2. Why is this change important to you? Are you doing it to live in greater accordance with your values? Garner praise (or avoid criticism)? Make yourself or someone else happy? Once you know why you’re making this change, you’ll know whether your motivations to change are important enough to summon the time and energy necessary to achieve it.
  3. Are you prepared for the costs of making this change? Costs come in terms of time, energy, money and personal discomfort. What are you prepared to sacrifice in order to make this priority a reality? How will you motivate yourself to keep moving forward when you feel overwhelmed or stuck?
  4. What are the benefits of making this change? Will it benefit you directly, or others you care about? Does this help you express an important but latent value? Are the costs you’ve outlined above worth the benefits?

Large question mark made up of colorful flowers

These questions help me when I’m evaluating a change in my own priorities. For example, I decided a few years ago that I wanted to lose weight and I answered these questions as they related to that goal. For starters, I got specific. I determined a specific weight loss goal, a timeframe for meeting it, and the steps I’d take to achieve it. I also determined that, to me, the benefits of losing weight are worth the costs associated with it.

Until COVID, I was having some success. Though COVID-related stressors have prompted me to modify the timeline of my weight-loss goal as I deal with other stressors, the information I gathered by answering these questions is still important. I came to understand that staying flexible, strong and healthy are also important to me.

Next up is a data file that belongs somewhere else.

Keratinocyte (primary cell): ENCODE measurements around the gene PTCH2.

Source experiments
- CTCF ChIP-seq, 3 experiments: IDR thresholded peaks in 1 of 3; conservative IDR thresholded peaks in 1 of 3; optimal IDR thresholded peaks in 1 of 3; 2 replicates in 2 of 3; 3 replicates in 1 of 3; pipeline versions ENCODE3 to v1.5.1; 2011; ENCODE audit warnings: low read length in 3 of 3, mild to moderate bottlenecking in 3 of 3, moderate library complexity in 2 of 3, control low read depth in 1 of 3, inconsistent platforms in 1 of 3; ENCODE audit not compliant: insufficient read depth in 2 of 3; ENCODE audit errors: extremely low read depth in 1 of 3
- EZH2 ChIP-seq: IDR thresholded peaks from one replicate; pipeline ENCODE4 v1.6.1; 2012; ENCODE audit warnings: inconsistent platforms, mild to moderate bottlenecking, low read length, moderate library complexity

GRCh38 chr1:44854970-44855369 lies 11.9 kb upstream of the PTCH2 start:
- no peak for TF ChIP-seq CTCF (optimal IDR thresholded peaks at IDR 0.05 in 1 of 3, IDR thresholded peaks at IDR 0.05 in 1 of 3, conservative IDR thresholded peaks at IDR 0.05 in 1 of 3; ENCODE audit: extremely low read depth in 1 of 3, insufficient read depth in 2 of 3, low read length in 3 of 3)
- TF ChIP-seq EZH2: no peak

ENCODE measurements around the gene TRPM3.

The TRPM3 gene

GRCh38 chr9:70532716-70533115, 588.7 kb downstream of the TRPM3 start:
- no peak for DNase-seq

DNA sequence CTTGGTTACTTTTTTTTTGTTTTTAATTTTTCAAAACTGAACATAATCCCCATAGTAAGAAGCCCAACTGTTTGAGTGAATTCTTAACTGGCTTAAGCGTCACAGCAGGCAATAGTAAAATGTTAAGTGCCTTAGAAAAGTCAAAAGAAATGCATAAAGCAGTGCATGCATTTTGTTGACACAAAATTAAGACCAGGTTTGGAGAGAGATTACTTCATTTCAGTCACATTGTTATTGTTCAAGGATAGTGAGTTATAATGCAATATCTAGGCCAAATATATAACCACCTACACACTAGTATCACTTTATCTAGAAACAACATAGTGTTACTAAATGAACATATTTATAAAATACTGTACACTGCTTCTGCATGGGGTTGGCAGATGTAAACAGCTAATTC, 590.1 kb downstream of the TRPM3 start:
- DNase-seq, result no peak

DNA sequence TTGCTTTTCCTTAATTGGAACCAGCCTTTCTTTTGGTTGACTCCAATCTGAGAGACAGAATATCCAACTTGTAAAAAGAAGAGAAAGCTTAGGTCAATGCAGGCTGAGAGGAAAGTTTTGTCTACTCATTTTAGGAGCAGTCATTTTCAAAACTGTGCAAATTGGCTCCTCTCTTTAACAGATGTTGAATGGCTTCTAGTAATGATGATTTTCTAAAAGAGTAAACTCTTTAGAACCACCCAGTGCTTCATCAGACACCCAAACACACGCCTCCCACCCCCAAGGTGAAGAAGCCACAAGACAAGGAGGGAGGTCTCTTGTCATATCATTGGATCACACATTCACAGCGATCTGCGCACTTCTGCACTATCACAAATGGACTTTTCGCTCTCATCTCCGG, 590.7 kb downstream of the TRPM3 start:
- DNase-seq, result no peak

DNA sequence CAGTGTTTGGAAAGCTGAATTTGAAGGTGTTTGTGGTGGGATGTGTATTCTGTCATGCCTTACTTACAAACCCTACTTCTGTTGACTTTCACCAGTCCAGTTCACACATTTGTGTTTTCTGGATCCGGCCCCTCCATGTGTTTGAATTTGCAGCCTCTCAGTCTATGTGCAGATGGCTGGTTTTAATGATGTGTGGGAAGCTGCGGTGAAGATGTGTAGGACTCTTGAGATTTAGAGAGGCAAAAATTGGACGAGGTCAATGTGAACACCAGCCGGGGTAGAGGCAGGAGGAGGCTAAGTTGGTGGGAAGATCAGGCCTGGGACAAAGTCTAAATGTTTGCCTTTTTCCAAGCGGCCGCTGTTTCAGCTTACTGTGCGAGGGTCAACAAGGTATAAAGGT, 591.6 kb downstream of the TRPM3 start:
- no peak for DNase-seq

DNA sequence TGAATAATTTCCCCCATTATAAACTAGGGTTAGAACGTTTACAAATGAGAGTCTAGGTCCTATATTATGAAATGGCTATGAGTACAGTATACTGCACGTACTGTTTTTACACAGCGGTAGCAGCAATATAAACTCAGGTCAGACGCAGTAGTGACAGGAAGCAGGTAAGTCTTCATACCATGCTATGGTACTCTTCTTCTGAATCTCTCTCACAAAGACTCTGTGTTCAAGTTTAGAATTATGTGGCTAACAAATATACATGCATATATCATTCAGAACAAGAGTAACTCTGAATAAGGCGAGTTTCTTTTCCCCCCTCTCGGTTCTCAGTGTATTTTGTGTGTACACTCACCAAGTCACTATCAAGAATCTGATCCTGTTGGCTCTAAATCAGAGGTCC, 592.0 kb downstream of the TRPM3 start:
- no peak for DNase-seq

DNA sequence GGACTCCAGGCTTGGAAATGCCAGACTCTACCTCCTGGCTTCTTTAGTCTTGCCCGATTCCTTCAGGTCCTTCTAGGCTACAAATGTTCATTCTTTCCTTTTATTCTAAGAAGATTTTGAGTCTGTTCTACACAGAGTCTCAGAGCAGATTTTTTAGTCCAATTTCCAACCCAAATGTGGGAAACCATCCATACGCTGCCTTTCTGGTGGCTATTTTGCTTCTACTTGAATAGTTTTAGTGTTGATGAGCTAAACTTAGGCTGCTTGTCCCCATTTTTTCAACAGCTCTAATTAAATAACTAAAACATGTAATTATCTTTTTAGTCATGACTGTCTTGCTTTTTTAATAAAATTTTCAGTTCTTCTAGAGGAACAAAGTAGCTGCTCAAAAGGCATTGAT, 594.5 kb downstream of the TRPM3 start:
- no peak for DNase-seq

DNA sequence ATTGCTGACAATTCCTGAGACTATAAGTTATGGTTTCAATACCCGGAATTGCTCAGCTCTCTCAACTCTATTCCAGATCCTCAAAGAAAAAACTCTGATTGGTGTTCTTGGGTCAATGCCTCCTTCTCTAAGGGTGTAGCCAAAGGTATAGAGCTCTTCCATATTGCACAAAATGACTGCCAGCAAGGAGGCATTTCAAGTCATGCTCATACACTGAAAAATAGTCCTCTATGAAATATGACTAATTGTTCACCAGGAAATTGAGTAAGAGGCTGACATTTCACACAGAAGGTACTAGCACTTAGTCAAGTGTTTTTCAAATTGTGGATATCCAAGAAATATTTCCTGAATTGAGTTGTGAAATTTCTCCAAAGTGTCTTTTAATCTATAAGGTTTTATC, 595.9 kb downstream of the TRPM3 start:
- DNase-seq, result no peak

So I’m inspired to keep up on my exercise and (generally) healthy eating habits even though losing weight will take longer than initially planned. These healthy habits will keep me in better spirits and healthier than I’d be otherwise, and will hopefully keep me from backsliding into weight gain.

How to find the answers

Changing behavior is tough, but there are tools and strategies that can help you gain the clarity and insight you need to determine if a change is right for you and, if so, how you’ll go about it.

Picture of a writing journal and pen

  • Journal writing is a great way to find answers to the questions above. Social worker Katherine Schreiber says, “Conduct a thorough analysis of the advantages and disadvantages of continuing with the proposed behavior or moving forward with behavioral change. The most helpful way to do this might be to actually sit down with a pen and paper and write your thoughts out.” Sitting down in a quiet place with pen and paper also focuses your mind on the task at hand and helps you avoid distractions.
  • Talk to friends or acquaintances who can provide insight and perspective. It can be especially helpful to talk to those people who know you well, or have made the change that you’re considering.

As you answer the questions, you may find the change you’re contemplating isn’t for you - at least for now. It’s much better to make a realistic decision early on rather than waste energy and time on a half-hearted attempt to make a change you’re not really invested in or ready for.

And if you do decide to go for it, you’ll be better prepared for the journey ahead and more likely so successfully make your new priority a reality.